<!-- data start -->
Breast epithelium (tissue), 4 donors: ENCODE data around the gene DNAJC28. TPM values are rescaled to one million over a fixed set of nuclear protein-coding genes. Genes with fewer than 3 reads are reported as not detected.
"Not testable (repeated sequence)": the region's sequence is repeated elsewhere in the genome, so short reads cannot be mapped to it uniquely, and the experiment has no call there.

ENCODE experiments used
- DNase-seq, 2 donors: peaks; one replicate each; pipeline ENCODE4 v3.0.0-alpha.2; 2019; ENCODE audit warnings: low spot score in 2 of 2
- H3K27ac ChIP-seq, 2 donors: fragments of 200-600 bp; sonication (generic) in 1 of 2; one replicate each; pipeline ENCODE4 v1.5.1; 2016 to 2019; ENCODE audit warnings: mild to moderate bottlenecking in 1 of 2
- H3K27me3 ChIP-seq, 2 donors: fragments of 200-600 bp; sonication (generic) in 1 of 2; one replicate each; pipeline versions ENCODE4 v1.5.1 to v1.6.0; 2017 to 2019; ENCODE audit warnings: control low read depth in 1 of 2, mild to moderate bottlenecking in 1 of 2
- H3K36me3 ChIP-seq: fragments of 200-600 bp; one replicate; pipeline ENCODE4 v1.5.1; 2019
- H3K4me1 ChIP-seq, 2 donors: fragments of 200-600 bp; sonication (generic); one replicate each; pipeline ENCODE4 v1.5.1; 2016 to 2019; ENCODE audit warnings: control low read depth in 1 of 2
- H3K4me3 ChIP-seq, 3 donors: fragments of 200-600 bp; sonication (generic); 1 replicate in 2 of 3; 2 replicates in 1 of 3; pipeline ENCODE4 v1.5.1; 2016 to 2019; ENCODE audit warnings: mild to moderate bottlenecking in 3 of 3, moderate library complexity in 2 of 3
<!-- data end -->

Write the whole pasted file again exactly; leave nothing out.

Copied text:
Breast epithelium (tissue), 4 donors: ENCODE data around the gene DNAJC28. TPM values are rescaled to one million over a fixed set of nuclear protein-coding genes. Genes with fewer than 3 reads are reported as not detected.
"Not testable (repeated sequence)": the region's sequence is repeated elsewhere in the genome, so short reads cannot be mapped to it uniquely, and the experiment has no call there.

ENCODE experiments used
- DNase-seq, 2 donors: peaks; one replicate each; pipeline ENCODE4 v3.0.0-alpha.2; 2019; ENCODE audit warnings: low spot score in 2 of 2
- H3K27ac ChIP-seq, 2 donors: fragments of 200-600 bp; sonication (generic) in 1 of 2; one replicate each; pipeline ENCODE4 v1.5.1; 2016 to 2019; ENCODE audit warnings: mild to moderate bottlenecking in 1 of 2
- H3K27me3 ChIP-seq, 2 donors: fragments of 200-600 bp; sonication (generic) in 1 of 2; one replicate each; pipeline versions ENCODE4 v1.5.1 to v1.6.0; 2017 to 2019; ENCODE audit warnings: control low read depth in 1 of 2, mild to moderate bottlenecking in 1 of 2
- H3K36me3 ChIP-seq: fragments of 200-600 bp; one replicate; pipeline ENCODE4 v1.5.1; 2019
- H3K4me1 ChIP-seq, 2 donors: fragments of 200-600 bp; sonication (generic); one replicate each; pipeline ENCODE4 v1.5.1; 2016 to 2019; ENCODE audit warnings: control low read depth in 1 of 2
- H3K4me3 ChIP-seq, 3 donors: fragments of 200-600 bp; sonication (generic); 1 replicate in 2 of 3; 2 replicates in 1 of 3; pipeline ENCODE4 v1.5.1; 2016 to 2019; ENCODE audit warnings: mild to moderate bottlenecking in 3 of 3, moderate library complexity in 2 of 3